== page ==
The Punisher, Marvel’s most lethal vigilante, is just as compelling when he’s not in action.
What gnaws at him when he believes that his war against corruption — which contributed to the murder of his family — has ended?
“What do you do when you put that skull down, and you go back to living your life?” said Jon Bernthal, whose character debuted last year on Netflix’s “Daredevil,” and now has his own series on the streaming network.
Bernthal has talked with combat veterans about how they handle the brutality of war. And he said he’s built a bond with many in the military who are fans of his portrayal of Frank Castle, aka the Punisher.
They especially like how he conveys the character’s sense of loss and the symptoms of post-traumatic stress disorder.
“One thing I’ve heard from a lot of people who have gone through severe trauma in combat is that when the fight’s on, and when you’re on mission, your training kicks in and you know exactly what you’re doing and you’re moving forward,” Bernthal said. “But it’s when the mission ends, it’s the quiet afterwards. It’s going to sleep. It’s returning home.
“That’s when the war inside begins.”
On “Daredevil,” the character retained an air of mystery as a side character, largely because the show was focused on the title superhero. But in “The Punisher,” writer/producer Steve Lightfoot aimed to show Castle’s difficulty with coping with life, Bernthal said.
“They wanted to create a well-rounded, three-dimensional character vs. this guy who sort of just lives in the shadows. What does he do when you bring him into the light?”
Netflix and Marvel had planned to debut “The Punisher” this fall. But after shooting incidents in Las Vegas and Texas, they decided to cancel their appearance at New York Comic Con and postpone the release of the series out of respect for those connected to the tragedies.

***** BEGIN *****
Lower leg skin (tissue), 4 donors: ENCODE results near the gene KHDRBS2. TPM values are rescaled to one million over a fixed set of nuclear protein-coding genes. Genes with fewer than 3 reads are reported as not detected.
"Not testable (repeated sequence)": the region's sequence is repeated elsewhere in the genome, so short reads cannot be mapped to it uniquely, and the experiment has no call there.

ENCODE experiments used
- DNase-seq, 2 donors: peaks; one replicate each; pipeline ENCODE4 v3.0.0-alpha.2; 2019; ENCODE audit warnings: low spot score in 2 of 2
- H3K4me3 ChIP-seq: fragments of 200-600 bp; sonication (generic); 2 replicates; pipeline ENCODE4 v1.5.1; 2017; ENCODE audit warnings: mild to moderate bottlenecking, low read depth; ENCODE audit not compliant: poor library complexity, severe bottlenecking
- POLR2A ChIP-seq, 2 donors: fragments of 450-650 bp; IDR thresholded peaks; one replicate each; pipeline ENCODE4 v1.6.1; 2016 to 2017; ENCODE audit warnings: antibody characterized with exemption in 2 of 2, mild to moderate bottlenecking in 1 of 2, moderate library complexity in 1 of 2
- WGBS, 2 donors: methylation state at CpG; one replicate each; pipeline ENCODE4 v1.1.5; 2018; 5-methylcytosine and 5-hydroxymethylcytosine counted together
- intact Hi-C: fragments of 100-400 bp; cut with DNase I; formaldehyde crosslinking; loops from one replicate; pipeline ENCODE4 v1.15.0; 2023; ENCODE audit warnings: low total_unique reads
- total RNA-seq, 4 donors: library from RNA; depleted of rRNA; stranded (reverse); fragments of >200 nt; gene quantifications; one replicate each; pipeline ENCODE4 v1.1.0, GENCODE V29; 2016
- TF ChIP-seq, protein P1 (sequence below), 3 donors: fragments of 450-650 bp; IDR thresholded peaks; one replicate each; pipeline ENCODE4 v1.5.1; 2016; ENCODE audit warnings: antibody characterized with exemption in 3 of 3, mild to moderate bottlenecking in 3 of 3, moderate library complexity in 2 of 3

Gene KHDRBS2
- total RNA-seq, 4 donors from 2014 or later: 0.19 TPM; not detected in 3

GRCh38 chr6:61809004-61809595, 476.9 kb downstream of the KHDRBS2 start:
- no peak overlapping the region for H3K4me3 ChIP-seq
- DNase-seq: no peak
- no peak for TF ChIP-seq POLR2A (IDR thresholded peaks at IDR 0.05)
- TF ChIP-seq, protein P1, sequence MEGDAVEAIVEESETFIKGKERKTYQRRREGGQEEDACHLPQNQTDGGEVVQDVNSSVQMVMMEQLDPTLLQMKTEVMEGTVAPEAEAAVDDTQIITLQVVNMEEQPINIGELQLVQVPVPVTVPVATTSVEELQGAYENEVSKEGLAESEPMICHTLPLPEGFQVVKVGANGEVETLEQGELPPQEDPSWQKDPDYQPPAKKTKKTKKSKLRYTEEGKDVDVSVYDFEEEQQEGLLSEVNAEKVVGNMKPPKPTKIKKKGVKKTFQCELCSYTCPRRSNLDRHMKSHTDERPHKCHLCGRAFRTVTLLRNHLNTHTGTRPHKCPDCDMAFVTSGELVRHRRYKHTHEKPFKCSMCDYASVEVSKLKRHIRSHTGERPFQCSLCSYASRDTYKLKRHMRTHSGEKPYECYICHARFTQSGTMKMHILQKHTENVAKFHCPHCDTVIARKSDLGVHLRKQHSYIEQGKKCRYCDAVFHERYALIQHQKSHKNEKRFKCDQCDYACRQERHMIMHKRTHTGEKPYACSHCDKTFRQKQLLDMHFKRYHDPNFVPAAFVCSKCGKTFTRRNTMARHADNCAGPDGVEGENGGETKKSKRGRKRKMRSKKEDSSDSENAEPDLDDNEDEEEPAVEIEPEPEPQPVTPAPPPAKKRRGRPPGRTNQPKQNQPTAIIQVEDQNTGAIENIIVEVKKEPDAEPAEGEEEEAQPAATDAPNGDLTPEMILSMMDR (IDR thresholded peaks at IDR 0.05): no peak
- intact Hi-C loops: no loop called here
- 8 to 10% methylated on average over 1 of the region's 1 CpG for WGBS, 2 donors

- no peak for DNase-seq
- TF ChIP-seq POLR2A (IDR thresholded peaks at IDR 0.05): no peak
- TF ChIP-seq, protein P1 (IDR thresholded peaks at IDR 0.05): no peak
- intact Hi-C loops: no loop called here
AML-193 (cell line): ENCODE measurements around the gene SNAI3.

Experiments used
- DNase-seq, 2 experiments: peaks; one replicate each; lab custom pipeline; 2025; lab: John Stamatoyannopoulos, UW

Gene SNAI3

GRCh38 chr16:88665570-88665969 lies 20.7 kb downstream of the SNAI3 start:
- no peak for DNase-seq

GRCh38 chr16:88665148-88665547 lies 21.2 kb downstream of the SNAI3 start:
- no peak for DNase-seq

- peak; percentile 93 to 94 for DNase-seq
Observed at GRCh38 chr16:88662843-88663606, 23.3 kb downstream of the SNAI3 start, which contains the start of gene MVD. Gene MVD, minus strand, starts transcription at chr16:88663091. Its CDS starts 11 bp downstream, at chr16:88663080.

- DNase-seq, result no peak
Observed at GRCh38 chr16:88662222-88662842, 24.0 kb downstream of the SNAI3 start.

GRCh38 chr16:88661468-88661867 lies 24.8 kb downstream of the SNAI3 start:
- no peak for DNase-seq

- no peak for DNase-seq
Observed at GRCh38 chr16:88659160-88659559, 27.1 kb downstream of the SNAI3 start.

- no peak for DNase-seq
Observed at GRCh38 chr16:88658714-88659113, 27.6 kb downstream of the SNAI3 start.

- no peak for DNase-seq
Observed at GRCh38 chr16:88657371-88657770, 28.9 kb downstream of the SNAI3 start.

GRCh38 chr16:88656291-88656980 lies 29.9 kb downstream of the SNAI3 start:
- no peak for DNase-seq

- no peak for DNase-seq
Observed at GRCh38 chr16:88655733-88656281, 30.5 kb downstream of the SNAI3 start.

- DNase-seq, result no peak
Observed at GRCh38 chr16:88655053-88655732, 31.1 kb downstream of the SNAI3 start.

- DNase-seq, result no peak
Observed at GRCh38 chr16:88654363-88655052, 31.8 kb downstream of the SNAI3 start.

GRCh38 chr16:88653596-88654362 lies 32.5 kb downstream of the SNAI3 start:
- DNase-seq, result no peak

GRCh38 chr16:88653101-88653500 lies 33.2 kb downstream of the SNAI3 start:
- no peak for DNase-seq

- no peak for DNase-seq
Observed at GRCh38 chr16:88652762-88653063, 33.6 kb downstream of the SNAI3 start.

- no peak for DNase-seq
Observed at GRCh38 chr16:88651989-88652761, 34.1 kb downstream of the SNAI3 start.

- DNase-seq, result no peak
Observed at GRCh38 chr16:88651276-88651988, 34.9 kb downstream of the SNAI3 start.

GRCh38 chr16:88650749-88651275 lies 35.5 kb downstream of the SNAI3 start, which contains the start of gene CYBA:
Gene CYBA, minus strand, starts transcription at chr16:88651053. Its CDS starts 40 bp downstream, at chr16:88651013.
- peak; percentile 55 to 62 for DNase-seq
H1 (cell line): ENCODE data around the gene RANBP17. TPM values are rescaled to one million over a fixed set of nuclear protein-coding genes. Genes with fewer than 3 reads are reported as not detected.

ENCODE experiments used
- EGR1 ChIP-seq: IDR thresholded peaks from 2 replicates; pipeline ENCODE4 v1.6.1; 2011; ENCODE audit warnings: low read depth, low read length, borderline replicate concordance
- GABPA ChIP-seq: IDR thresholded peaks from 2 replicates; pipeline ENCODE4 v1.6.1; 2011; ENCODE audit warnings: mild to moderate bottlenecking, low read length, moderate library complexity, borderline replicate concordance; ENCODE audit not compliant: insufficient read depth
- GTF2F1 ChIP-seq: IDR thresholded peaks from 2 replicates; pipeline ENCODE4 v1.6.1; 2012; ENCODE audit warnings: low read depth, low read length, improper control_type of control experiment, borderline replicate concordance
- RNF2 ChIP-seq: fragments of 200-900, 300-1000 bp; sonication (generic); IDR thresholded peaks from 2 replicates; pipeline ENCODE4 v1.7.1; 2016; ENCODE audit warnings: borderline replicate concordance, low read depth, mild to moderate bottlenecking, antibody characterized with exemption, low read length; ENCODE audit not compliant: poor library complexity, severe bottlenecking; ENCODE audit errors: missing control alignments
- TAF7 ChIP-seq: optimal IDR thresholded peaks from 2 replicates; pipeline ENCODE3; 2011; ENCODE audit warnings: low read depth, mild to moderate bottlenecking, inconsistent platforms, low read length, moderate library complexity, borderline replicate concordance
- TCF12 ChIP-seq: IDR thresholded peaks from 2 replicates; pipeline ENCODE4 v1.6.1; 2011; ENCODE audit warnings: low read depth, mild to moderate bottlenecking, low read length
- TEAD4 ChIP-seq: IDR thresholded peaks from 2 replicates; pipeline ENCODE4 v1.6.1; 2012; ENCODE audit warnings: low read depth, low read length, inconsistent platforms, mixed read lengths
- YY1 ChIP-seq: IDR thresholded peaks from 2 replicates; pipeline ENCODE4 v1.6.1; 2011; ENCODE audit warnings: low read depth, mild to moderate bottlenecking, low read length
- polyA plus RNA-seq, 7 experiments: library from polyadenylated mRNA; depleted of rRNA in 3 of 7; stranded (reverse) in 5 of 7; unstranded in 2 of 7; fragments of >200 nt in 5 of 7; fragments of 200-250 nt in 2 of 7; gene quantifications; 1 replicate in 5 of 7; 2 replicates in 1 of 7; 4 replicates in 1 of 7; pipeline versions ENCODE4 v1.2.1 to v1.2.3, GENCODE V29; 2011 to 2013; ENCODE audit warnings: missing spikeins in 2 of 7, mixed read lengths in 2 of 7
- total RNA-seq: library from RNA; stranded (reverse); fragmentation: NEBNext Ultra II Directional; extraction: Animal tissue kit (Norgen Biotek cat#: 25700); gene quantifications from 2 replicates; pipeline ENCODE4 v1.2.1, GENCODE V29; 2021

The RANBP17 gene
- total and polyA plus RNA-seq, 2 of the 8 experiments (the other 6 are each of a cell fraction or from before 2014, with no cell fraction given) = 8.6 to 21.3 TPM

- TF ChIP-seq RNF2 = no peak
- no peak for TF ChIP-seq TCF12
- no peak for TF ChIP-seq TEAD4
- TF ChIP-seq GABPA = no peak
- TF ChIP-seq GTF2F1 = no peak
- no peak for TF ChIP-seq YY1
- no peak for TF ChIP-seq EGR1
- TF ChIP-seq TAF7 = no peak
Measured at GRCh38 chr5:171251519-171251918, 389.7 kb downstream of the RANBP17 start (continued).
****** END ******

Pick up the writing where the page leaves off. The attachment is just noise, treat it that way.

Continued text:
Bernthal agreed with the decision to delay “The Punisher,” which leans heavily on the armed violence and brutal combat of the comic book series.
“What happened in Texas and what happened in Las Vegas weighs on me, period,” he said. “It weighs on me as a father. It weighs on me as an American. It weighs on me as a man.”
He said he also hopes that his show can be a part of a requisite conversation about gun control in the United States.
“There’s no end in sight. Unfortunately, in this country right now, I think rigor and steadfastness in your political position has totally trumped being rational and talking about the issues,” Bernthal said. “Both sides of this issue have real merit. I think opposing views and listening with an open mind and an open heart, I think that’s strong. That’s patriotic. I think that’s American.
“As far as the show is concerned, I think art at its absolute best holds a narrative to society and begs society to start asking questions of itself. I don’t think it’s our place to answer those questions. I think it’s our place to ask them.”
And more personally, Bernthal said, “I think we have to start approaching each other with much more tolerance and much more patience, and we need to start admitting to ourselves that we have a real crisis on our hands.”